He turned 11 today. My only boy. And before we'd even planned his once-every-5-years birthday bash, we knew where we'd be on his birthday. It was his choice. My only boy.
He wanted to hear my friend Paul's story. Although he and I have only been together in real life a handful of times, Paul is one of my top 4 favorite men in the world. Paul and I instantly connected when I met him after having taught his little granddaughter, Lauren, may years ago. I looked into his eyes, and I felt depth. Warmth. Acceptance. Love. And I saw how he loved his wife Judy, his daughter, and his granddaughters, and I knew he was precious. Based solely on that, I instantly loved him. And then one day, I witnessed Paul share his story with an auditorium full of wide-eyed, mesmerized middle schoolers. And I understood.
So today, I pulled my only boy out of school early, and we got his favorite birthday lunch, and we braved the rain and the chill so we could sit in this man's beautiful presence and hear his story.
Paul is a Holocaust survivor. I can't do his story justice, except to say that several acts of grace and mercy -- even in the middle of a time and place led by hate -- had to take place to spare him from a tragic fate. What he witnessed and experienced was horrific enough, but the fact that he is here, to share with all of us, his story, is nothing short of a miracle.
Paul took us to a little room next to the soon-to-be renovated Holocaust Museum in Suffern, NY and sat Ryan down and shared his story. It was story of a very little boy, his mother's only boy, who, over the course of a year or two, had his whole world torn upside down, his whole family torn apart, all because of hate.
I hope you get to hear Paul tell his story in real life some day soon. (You don't really "hear" the story, you feel it.) But this teensy tidbit of history stayed with me:
Leading up to the Holocaust, as Paul told Ryan today, the Germans were fed up with their government. They had just lost World War I, and morale and the economy were desperately miserable. Adolf Hitler rose to power by promising the Germans that he would make their country strong again. He played on their desperation for jobs and money, and he played on their discontent with the government. Once he rallied their disgust for how things currently were, he blamed the people least like himself for the state of affairs at the time. The different ones. The misunderstood. All of the Jews. All of the gypsies. All of the disabled. That was scary, for sure. But what's scarier, is that free thinking people believed him.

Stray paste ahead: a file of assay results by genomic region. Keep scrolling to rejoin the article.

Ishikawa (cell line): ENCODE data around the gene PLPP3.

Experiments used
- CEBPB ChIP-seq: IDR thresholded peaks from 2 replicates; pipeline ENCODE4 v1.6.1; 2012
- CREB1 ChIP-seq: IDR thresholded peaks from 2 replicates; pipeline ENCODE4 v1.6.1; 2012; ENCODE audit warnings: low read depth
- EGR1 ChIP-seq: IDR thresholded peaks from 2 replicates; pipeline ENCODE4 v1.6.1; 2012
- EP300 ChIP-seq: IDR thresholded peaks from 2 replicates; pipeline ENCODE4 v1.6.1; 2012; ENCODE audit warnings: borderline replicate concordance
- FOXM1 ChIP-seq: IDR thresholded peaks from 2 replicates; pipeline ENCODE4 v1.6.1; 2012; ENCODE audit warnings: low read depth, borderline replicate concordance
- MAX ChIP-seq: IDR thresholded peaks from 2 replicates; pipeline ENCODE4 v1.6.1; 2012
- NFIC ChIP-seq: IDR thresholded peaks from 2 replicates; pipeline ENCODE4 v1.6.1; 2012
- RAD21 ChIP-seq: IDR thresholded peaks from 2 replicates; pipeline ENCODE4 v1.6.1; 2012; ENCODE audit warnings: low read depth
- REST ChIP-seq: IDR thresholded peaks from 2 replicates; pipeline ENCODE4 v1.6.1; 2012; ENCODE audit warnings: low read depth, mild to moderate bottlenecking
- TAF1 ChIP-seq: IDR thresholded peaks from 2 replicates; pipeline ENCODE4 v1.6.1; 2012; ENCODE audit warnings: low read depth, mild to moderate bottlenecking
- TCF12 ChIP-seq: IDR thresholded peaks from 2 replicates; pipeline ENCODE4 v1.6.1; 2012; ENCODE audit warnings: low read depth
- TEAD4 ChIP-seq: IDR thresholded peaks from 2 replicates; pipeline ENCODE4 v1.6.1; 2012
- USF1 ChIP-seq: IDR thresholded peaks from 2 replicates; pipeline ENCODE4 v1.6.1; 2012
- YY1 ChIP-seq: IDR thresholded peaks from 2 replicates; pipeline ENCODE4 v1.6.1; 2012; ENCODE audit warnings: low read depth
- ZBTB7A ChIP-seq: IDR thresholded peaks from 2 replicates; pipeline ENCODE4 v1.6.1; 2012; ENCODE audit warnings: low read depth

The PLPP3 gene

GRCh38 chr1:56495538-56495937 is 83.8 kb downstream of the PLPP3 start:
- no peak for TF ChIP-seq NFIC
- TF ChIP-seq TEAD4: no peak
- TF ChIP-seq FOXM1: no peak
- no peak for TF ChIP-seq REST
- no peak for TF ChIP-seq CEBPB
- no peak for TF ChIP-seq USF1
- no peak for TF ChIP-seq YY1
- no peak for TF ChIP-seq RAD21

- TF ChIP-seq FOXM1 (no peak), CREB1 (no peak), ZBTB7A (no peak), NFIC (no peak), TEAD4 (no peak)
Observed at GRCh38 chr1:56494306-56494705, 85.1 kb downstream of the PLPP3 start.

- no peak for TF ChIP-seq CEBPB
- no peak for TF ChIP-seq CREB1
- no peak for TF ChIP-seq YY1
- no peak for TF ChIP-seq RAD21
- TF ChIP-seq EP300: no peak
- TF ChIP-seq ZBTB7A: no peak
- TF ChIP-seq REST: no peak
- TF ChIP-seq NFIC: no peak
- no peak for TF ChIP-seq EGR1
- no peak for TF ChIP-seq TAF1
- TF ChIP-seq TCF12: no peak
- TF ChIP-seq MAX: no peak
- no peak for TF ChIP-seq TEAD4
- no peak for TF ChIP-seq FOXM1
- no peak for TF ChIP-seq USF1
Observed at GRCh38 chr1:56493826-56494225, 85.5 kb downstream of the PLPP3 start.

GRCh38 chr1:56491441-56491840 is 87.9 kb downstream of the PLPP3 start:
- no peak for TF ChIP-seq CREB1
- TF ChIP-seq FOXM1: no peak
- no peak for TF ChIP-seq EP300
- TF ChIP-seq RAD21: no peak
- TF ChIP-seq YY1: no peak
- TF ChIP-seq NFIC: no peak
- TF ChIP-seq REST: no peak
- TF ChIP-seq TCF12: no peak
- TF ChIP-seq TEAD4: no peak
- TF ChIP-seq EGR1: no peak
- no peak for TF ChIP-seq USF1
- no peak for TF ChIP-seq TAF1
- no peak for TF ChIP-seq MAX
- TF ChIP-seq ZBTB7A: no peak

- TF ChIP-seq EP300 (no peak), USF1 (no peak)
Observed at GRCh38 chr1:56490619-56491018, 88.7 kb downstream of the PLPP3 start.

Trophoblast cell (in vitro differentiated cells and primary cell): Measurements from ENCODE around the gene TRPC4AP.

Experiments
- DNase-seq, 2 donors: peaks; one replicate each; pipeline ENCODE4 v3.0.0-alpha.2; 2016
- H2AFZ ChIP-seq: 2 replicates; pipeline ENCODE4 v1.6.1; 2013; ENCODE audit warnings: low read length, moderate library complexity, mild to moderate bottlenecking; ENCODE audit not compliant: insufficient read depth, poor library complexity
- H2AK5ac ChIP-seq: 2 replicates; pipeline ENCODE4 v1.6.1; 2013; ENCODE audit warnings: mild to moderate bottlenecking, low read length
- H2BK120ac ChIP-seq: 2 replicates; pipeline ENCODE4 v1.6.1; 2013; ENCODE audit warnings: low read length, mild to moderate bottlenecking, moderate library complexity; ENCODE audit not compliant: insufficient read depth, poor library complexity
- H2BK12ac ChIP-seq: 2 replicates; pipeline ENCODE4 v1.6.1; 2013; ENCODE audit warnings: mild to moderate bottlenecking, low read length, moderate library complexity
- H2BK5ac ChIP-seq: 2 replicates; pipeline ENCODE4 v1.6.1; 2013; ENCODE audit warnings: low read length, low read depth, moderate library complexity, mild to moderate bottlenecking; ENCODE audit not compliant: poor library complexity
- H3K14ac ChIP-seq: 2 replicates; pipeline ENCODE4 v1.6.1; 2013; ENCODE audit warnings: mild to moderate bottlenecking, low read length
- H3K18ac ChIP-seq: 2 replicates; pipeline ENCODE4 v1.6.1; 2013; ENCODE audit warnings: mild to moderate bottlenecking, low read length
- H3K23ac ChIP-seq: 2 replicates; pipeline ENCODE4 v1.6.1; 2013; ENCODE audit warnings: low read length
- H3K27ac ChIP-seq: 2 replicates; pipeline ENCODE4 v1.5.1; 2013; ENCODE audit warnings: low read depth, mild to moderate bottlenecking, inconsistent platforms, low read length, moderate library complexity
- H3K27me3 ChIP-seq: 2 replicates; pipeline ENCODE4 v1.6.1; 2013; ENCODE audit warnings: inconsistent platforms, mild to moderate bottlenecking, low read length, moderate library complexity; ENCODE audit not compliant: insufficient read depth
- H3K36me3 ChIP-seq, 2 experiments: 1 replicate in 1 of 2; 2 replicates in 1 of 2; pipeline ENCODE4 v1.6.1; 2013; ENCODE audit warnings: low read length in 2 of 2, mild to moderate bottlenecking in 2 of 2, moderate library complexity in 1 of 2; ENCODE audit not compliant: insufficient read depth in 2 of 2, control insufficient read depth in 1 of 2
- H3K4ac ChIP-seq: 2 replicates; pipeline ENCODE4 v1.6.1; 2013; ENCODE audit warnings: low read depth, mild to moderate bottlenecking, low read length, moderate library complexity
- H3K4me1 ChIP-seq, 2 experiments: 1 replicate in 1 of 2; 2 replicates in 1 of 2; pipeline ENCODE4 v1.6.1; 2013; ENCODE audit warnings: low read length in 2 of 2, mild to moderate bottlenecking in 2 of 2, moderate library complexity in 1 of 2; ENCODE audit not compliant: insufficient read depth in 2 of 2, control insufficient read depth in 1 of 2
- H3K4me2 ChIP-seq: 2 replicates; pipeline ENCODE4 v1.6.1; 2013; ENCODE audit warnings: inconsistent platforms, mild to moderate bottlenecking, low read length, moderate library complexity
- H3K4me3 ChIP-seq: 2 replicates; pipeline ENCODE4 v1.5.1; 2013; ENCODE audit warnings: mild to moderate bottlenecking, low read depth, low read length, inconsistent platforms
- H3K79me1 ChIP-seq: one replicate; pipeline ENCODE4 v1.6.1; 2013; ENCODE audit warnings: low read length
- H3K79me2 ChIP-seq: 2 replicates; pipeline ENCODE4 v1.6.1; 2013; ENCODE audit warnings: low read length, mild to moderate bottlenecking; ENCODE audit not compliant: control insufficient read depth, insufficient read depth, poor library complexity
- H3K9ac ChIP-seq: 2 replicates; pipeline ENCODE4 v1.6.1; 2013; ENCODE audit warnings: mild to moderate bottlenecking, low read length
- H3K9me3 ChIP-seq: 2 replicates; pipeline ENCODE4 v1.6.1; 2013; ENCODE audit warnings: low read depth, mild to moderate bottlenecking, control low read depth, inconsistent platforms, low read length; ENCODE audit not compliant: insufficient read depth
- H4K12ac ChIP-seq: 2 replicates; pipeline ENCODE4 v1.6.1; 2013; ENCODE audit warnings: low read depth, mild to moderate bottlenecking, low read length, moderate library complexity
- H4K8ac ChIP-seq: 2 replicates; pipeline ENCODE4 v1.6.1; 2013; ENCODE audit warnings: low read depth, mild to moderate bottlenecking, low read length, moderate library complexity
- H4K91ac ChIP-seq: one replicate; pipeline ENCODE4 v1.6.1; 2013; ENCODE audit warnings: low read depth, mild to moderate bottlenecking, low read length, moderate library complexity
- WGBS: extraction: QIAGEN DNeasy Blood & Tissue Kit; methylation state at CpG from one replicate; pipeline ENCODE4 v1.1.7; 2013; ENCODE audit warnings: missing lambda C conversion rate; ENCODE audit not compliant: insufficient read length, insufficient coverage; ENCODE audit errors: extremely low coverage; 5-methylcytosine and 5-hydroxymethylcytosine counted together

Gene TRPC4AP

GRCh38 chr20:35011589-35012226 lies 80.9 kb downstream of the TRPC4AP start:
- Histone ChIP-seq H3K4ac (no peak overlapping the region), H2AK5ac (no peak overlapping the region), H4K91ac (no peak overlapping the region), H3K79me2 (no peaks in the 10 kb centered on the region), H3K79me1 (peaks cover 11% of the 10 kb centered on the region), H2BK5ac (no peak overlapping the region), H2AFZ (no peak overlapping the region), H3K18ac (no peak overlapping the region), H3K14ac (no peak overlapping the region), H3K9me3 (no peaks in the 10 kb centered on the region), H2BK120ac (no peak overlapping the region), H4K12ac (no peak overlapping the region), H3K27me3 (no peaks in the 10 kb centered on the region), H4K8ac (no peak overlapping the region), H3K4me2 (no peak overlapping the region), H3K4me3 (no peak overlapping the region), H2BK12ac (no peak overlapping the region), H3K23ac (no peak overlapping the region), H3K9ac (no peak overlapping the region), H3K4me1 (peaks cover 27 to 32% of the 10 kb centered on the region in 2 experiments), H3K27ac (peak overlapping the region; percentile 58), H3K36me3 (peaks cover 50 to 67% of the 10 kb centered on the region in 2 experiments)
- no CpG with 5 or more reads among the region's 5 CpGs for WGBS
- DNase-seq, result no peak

Paul spoke of comfort, too, of how he and his mom held hands for comfort, and how she saved his life. There were tiny moments of calm - never peace for that 9 year old boy - but calm - and there were always good people somewhere to be found.
Paul reminded Ryan of that. My only boy. My only boy knows, now, that no matter what hell he or others may endure, he knows that most people are good. Even some people who were trained to kill were capable of mercy and compassion. Paul said so, and it must be true! And he knows that life experiences that have every right to harden us and makes us hate, can be the exact same experiences that teach us to love, and to forgive, and to find the good in even the most hardened enemy.
So on a day when Ryan, my only boy, could have been focused on a new Star Wars figure or the latest WWE Elite wrestling guy, Ryan met a real life hero. And instead of talking all about how much stuff he has, and how much more he wants, he heard about the most prized possession in a concentration camp. A bowl. A tin bowl that an emaciated prisoner would guard with her life because she knew that if she didn't have a bowl to hold out at feeding time, she wouldn't eat.
My only boy, Ryan, he has plenty of toys and he had a great party with his buddies this year, too. But what he received this afternoon, on March 14, 2016, was an irreplaceable gift. Time. Time and love and attention from an invaluable resource. My friend Paul. One of my 5 favorite men in the world. (I know, I know I said 4 men before. But with Paul's story and Ryan's wide open heart, I think my only boy grew up way past his 11 years this afternoon....)
Blessings to you, Paul. Times a million. I love you.
Ryan is discussing a realistic fiction book he read with his class, Number the Stars, by Lois Lowry.
As soon as Paul's family learned that the Nazis would likely soon occupy Slovakia, where Paul was living, they hired a professional photographer, knowing this would likely be the last time the entire family was together. This is Paul's original photograph. This is WHY I do what I do.
We need another day to explore all of this! It was amazing, and yet all the technology and all of the artifacts in the world can't compare to having a real-life survivor, who happens to be a sincere, gifted storyteller available to us. Such an amazing gift to both of us! To the world....
I snuck into a photo! My only regret was that I didn't lean a little closer into Paul and give him a little hug!